Next Merx contacted the prosecutor’s office to discover that Chief Prosecutor Hans Wesselink is on vacation. Prosecutor Dounia Benammar confirmed according to Merx that there were new rules for attorneys. “What are those rules? I asked and she said that she did not know. They told me to come back later but I refused and instead I went to the Today newspaper.”

Merx said that he filed an appeal against Friday’s order by the Judge of Instruction to put his client Jaap van den Heuvel in custody. Van den Heuvel was initially detained on suspicion of forgery, money laundering, and not filing his tax return on time. “They have dropped the money laundering charge but now they have added trafficking of woman,” Merx said.

Van den Heuvel reported voluntarily to the National Detective Agency on September 30 – to the day a year after he made a video recording of a meeting with independent MP Patrick Illidge in his nightclub Bada Bing. The video shows how Van den Heuvel seemingly pays a large amount of money to Illidge, triggering stories about bribery, but Van den Heuvel has maintained that the payment concerns a loan.

After he made a statement to the National Detective Agency, Van den Heuvel was taken into custody. The Judge of Instruction ruled the detention lawful on October 3 and ordered his conditional detainment for eight days. Last Friday the Judge of Instruction approved the order to detain Van den Heuvel for an additional eight days. Merx has appealed this decision, but a ruling on the appeal is not expected before Friday and by then the eight day period has been completed and the Judge of Instruction will be confronted with the decision to extend the detention with another eight days. After that there is an option to extend the detention with 60 days and when that period ends there is a possibility to extend it one more time with 30 days.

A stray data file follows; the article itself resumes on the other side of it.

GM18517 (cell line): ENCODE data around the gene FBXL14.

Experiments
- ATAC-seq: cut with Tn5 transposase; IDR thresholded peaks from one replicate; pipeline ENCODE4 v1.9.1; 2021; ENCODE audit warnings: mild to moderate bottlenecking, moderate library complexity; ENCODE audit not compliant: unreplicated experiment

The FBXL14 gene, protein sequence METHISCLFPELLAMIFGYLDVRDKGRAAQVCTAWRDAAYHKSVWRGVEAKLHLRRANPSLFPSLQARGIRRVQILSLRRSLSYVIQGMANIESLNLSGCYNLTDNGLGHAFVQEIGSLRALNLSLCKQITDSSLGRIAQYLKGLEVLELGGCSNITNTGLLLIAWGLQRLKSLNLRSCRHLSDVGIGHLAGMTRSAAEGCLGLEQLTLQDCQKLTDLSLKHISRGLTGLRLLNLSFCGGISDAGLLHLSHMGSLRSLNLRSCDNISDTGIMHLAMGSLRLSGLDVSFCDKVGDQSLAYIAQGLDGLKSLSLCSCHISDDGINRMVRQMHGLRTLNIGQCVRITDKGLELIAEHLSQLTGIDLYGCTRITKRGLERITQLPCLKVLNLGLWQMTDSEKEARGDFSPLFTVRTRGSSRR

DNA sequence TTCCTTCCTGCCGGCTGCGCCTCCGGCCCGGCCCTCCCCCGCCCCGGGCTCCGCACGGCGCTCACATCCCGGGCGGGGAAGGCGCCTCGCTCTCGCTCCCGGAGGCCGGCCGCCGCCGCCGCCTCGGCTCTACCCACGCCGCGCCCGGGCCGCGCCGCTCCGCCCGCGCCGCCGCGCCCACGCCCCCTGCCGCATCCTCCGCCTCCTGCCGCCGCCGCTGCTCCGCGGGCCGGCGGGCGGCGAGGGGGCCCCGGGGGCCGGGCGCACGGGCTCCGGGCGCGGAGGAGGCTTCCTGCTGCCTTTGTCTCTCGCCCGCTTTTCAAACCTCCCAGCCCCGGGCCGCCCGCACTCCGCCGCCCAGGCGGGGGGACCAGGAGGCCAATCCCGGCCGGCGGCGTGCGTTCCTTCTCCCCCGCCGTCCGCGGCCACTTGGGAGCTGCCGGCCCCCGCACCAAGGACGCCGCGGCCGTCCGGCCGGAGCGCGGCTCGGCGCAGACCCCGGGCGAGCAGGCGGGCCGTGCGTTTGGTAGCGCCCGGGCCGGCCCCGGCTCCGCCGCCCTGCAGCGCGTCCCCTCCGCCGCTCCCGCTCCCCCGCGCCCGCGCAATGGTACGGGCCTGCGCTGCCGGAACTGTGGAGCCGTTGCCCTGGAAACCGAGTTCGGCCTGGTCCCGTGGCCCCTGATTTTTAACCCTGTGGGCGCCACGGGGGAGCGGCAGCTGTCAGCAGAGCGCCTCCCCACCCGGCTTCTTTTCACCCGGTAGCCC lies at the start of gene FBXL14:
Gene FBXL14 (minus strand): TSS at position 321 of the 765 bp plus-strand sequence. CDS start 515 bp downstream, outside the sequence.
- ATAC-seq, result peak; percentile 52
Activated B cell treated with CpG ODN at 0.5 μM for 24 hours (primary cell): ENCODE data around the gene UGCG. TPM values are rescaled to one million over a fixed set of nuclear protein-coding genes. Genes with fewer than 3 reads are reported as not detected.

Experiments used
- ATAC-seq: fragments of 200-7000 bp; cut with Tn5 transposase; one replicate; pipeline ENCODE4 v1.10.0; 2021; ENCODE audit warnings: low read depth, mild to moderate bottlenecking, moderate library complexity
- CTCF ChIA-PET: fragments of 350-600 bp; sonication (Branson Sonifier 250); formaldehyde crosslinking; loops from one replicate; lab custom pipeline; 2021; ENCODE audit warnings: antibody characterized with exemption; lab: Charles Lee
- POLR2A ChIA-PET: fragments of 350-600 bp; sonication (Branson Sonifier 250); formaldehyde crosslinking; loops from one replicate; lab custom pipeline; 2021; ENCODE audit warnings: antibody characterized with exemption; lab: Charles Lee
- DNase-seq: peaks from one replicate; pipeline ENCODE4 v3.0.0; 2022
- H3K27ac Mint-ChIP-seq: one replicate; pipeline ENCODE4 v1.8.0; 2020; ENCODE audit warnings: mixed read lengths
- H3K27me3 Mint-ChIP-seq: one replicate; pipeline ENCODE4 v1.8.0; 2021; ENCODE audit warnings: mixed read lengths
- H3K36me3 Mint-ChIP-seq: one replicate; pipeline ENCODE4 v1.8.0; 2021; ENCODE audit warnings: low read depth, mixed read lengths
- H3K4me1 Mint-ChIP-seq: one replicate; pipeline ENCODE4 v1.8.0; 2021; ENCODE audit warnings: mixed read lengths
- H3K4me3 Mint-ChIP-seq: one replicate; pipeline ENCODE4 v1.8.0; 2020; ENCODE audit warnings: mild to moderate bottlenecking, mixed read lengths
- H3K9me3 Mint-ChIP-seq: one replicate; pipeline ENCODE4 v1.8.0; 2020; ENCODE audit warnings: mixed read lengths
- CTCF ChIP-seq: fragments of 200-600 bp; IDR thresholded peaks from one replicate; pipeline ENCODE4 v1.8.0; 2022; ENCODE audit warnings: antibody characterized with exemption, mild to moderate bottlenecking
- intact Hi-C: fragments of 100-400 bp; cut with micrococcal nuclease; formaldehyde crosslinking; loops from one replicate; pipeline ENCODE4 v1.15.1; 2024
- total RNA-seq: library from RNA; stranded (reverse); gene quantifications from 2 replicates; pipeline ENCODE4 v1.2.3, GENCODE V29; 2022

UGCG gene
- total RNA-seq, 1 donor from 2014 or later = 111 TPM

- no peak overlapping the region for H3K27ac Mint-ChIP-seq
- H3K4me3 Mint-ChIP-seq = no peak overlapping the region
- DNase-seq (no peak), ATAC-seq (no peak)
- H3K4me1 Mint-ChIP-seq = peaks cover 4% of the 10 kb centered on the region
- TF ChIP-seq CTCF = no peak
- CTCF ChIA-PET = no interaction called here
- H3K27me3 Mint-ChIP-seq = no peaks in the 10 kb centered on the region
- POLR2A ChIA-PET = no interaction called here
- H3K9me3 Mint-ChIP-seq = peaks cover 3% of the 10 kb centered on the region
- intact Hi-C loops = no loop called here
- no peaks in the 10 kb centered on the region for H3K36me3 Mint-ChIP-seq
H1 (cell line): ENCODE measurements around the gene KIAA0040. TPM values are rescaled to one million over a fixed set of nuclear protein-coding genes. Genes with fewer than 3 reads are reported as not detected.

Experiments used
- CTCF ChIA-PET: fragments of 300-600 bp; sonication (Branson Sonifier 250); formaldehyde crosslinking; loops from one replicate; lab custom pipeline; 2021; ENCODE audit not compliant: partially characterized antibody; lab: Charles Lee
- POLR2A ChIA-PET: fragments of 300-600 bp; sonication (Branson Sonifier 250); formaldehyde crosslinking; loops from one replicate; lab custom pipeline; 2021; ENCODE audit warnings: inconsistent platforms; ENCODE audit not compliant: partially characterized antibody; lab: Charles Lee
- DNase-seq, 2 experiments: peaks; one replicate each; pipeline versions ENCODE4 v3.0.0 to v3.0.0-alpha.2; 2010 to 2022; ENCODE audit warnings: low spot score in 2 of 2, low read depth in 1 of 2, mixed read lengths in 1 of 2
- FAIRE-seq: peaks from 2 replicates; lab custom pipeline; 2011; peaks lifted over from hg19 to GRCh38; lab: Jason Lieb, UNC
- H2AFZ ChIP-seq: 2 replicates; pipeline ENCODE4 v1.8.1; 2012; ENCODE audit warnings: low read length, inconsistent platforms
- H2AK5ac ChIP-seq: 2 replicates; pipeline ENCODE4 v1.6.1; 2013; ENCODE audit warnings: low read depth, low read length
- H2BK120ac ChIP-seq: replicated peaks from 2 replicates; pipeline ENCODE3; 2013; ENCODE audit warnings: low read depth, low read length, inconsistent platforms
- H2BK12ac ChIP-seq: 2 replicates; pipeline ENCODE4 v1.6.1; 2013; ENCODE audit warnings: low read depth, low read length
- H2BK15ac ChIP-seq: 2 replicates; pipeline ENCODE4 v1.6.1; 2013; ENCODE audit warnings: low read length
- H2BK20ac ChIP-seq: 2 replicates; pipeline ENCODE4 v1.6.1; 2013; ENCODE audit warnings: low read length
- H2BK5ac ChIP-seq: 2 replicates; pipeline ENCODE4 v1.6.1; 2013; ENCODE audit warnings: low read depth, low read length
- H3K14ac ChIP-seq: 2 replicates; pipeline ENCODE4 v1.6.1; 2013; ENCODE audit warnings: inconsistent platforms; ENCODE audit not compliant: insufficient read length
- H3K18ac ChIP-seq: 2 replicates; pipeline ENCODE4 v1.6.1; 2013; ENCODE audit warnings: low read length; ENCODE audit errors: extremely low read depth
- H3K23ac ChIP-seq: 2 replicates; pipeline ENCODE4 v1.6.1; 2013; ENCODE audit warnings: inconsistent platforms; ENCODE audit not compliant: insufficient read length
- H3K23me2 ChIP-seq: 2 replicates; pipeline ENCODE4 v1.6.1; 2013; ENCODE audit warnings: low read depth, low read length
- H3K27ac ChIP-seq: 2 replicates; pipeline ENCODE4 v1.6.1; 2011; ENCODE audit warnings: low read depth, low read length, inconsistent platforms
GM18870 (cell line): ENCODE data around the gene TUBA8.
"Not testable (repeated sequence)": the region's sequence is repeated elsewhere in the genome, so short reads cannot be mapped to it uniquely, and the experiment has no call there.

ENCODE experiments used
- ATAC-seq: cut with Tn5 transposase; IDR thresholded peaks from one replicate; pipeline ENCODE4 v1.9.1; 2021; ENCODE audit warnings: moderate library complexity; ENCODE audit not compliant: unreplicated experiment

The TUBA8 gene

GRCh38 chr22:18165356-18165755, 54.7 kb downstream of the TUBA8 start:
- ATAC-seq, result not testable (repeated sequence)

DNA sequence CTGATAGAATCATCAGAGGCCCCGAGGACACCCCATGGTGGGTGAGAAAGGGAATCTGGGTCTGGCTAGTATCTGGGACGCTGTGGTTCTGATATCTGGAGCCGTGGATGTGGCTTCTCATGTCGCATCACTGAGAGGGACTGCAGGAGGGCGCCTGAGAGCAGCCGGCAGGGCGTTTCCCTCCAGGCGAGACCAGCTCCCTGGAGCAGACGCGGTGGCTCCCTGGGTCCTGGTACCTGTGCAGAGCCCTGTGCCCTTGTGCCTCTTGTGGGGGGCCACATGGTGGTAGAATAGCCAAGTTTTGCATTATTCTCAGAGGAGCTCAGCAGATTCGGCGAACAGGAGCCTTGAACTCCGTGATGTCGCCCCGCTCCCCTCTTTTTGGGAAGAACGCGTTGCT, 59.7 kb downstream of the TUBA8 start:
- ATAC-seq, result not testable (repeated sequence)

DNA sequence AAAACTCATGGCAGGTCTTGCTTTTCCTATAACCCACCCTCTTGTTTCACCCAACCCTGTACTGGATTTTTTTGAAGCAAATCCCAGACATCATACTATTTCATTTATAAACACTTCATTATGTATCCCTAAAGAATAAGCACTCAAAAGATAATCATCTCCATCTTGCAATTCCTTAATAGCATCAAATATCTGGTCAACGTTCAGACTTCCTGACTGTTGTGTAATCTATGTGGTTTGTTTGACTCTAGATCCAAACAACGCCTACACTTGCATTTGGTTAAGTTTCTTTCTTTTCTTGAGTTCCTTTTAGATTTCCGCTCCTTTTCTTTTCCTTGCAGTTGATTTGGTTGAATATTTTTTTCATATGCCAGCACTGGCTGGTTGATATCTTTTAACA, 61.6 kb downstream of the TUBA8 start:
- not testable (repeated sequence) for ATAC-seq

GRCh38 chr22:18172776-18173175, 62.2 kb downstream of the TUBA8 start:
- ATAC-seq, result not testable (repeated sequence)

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Comments (2)


  1. lupussssssssssssssss says:

    I have had my experiences with the police station. Some of these guys are animals who seem rather clueless and lazy. I reported a case and one police officer tried to refuse to take my report, telling me that they would not assist me if the person who knows the suspect wont give them the suspects address. After I quoted a few laws for the police officer indicating that he had to take my report he became furious and walked away. They sometimes never investigate your case, inform you that they are working on it sends it to the prosecutor office but all lies. No investigation, no file. No nothing.

  2. BINGO says:

    Some police officers are rude and at times lie to the public. I am aware of an incident which took place whereby a friend reported a death threat to the police department. The officers in charge were furious at the victim due to the fact that she corrected them on the wrong information given to her. One of the chief detectives got enraged when a victim stated that she would take a picture of the suspects vehicle and the individual so he the detective would have a clear view of what the victim look likes. The top detective lied to the victim informing the victim that the license plate number was not in the system, he doesn’t know what the suspect looks like hence he h the case will take. After the victim explained that she would take a picture of the vehicle so he the detective would have an idea as to the suspect the detective blow up stating he would not assist the victim anymore, he doesn’t care what the victim does he would not help her and he hung up the telephone. After reports were made another top detective informed the victim that they were working on case, then they claimed it was sent to the prosecutor office. Only to find out ABSOLUTELY NO INVESTIGATION DONE. DETECTIVE LIED ABOUT SENDING CASE TO PROSECUTOR OFFICE